Big data’s big poultry opportunities
Growing volumes of data are being collected throughout the food production chain. But although this data could present big opportunity for agriculture, it’s not being used to its full potential, according to the international sales director of a software company that specializes in the protein industry.
“There’s a “Big Data” opportunity in poultry. Data is being collected everywhere, but it’s not being leveraged and integrated,” says Chris Blosfeld of MTech-Systems, who gave a presentation on the topic at the Poultry Service Industry Workshop in Banff, Alta., last fall.
“Big Data is not about just one piece of equipment; it’s a new approach to how we can bring together everything that goes into producing the finished product,” he explains.
Data of all kinds is being collected both manually and automatically by breeders, hatcheries, farmers, and processors, but overall, those data sets aren’t linked together or being used to extract information that could help improve the poultry industry.
Big Data includes mobile apps that enable simple and real-time data collection of bird performance, such as mortality, vaccine and medication usage, visual bird review and health status, and allowing that information to be aggregated with environmental data.
Automated devices on-farm can track temperature, humidity, ammonia, carbon dioxide and light levels, as well as monitoring animal behaviour, feed and water consumption, and bird weight. At the feed mill, software records the origins of feed ingredients, formulation details and delivery tracking.
According to Blosfeld, better use of all of that collected data could help the poultry industry do a better job of meeting the needs of the marketplace. Consumers, for example, are increasingly seeking sustainable, healthy, and humanely-raised food products, leading to new demands from retailers and restaurants.
Processors want predictability, quality and uniformity in the birds they receive, and farmers are keen to lower costs, maximize profits and maintain their reputation of producing a premium product. And for government and industry, traceability and disaster prevention are important.
“There’s a significant amount of data already happening that would qualify and would make a difference if it was leveraged, to show how something in a barn correlates to something in processing plant, for example,” Blosfeld says.
There’s the potential, for example, to take data from in-barn cameras tracking bird behaviour and movement, correlate it to possible bird health issues, and then tracing that through to the final product to look for possible impacts on meat quality.Finding better ways to keep birds healthy through different ways of managing ventilation systems or using different feed additives could lead to reduced antibiotic use, for example.
“This data allows producers and processors to still end up with a profitable product in the end but doing the raising in a way consumers are comfortable with,” Blosfeld explains.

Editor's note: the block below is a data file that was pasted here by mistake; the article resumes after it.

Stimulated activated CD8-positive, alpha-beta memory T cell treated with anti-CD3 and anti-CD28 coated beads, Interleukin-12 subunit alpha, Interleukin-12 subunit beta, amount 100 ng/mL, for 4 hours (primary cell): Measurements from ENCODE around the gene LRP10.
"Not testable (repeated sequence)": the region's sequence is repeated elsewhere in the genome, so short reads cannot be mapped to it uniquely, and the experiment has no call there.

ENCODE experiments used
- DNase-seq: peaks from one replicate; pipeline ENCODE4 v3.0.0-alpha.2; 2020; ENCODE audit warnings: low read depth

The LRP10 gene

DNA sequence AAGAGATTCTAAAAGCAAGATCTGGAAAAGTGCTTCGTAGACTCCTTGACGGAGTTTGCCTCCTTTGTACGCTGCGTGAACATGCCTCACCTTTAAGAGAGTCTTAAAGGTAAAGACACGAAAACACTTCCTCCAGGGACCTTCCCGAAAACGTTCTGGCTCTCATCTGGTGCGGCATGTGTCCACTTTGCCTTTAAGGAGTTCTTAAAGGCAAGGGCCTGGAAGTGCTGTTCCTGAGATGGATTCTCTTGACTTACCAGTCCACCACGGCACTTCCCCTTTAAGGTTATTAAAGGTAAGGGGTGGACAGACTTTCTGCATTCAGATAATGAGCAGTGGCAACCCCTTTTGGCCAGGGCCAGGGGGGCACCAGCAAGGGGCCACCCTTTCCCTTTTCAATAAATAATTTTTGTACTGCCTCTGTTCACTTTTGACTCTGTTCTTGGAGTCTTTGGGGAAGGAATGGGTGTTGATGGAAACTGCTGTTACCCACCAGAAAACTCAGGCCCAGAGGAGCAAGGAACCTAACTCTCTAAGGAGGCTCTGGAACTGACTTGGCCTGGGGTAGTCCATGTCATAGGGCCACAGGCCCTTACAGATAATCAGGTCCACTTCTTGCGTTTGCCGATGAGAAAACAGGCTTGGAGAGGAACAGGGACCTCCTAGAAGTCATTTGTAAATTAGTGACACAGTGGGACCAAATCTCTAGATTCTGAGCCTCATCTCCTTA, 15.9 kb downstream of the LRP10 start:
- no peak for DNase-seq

Big data could also facilitate efficiency analysis to ensure freight and other resources in the supply chain are optimized, identify and manage trends that might be developing regionally as opposed to nationally, and allow for better performance trending and benchmarking.
In markets like Brazil or the United States, where integration runs from genetics through to the final product, it’s the integrators that are driving efforts to capture advantages from Big Data.
“A lot of the companies, co-ops or processors have started trying to change the problem. If ultimately by co-operating with farmers or producers, processors can get a better product or a more consistent product, their profitability might increase,” Blosfeld explains. “So they’re sharing incentives with growers to supply that data, like daily bird weights or daily mortality.”
There’s no similar champion in Canada, so although big data could also be better leveraged in this country, it can only be done by bringing change to the national poultry industry, he says.
“There is less of an interest in sharing data in Canada, where every player is interested in maximizing their own part of the supply chain, but they’re only looking at what they’re collecting and not also at what other partners are doing,” he believes.
Data collection in Canada is as far along as most places in the world and although the capability for data sharing exists as well, there’s less willingness to do so as a result of how the industry is structured, he adds.
The key lies with someone being willing to step up and lead a consolidated, protected, and anonymous system to gather and analyze data and make recommendations for the industry, he suggests.
“It’s obvious that everybody wants to get more information about what happened before and after they received a product, and in a typical integrator model, it’s the processor [that] does this,” he says.
The answer is less clear in Canada, where it’s a question of who will step forward to bring parties together in a way that everyone can be comfortable with while sharing enough information for the system to be useful.
“To remain competitive, everybody has to be more efficient and adaptable, and the model may become untenable if we don’t adapt,” he believes. “The key takeaway is everybody has the same goal ultimately in Canada of improving, making sure we remain competitive and increasing production, and producing more with less. The constant question is how we get there.”